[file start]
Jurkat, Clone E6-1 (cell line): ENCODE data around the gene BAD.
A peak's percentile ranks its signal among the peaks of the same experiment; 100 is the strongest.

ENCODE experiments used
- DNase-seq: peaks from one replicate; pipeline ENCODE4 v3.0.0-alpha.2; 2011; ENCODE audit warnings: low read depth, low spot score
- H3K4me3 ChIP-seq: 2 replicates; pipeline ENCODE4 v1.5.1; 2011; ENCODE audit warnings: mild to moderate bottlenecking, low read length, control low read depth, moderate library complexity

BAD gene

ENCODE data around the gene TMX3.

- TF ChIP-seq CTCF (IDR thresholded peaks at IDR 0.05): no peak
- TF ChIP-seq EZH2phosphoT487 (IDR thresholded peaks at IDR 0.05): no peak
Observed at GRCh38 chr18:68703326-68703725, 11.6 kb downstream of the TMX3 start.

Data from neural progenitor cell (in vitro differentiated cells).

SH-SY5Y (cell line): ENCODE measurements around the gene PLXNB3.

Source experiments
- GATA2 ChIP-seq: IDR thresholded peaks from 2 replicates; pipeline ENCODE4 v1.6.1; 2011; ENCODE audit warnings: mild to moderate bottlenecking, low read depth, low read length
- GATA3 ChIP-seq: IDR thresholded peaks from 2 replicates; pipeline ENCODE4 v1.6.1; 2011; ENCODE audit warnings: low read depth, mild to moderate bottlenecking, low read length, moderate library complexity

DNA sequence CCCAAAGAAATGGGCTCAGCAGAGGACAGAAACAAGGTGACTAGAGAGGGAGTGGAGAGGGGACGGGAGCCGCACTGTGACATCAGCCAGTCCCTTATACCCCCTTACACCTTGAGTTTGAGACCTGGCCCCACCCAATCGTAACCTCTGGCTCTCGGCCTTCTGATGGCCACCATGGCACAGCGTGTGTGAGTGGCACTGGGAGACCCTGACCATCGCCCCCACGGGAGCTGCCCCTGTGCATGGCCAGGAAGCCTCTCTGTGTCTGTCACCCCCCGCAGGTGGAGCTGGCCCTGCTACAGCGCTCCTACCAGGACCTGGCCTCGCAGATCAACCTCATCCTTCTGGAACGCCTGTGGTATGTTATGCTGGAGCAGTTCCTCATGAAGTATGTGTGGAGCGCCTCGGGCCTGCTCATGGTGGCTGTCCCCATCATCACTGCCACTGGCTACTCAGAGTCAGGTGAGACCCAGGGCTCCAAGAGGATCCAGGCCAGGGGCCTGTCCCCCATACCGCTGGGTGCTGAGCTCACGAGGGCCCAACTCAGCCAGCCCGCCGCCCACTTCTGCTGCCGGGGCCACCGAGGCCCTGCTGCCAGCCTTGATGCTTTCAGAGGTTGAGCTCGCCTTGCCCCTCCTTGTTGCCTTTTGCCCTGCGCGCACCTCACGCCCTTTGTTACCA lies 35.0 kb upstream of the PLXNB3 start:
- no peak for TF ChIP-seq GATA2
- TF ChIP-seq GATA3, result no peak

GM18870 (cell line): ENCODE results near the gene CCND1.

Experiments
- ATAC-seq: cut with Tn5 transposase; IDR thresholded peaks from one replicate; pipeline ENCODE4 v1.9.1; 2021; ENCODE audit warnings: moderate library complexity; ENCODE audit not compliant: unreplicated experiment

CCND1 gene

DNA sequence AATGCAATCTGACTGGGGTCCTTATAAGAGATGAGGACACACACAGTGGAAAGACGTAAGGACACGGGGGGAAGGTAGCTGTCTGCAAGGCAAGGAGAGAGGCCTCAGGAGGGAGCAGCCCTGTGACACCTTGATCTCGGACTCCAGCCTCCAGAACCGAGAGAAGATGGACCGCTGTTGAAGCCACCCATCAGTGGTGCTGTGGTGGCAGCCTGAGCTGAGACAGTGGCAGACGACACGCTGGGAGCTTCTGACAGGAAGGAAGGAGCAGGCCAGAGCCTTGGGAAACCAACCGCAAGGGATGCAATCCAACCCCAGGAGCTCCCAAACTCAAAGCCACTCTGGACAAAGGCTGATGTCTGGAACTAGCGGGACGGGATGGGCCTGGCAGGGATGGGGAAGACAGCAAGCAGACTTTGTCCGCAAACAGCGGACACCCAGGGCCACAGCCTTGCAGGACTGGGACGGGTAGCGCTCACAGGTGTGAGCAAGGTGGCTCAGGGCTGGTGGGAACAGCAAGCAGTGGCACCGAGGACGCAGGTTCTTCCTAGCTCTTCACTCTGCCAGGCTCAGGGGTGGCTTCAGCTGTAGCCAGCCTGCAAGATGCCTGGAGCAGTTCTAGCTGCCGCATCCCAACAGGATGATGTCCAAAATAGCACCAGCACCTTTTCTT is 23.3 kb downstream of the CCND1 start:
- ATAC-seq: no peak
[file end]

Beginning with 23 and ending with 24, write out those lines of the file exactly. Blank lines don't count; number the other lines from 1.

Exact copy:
DNA sequence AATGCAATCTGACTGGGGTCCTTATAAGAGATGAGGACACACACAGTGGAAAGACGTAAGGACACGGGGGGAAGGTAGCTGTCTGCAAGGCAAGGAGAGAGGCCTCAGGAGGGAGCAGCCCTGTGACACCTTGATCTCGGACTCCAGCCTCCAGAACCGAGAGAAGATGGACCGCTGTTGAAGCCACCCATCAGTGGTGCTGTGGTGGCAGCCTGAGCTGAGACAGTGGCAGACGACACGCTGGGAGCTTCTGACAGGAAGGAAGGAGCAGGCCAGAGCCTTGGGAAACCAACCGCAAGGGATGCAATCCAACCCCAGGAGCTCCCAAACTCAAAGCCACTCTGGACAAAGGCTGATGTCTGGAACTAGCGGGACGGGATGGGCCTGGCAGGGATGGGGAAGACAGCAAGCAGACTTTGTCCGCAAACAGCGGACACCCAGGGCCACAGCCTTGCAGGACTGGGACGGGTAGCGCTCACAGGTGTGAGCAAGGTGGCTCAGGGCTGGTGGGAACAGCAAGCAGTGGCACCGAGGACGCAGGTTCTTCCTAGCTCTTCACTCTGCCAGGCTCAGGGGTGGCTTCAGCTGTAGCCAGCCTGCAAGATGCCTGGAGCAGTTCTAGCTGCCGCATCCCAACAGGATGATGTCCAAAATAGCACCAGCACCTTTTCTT is 23.3 kb downstream of the CCND1 start:
- ATAC-seq: no peak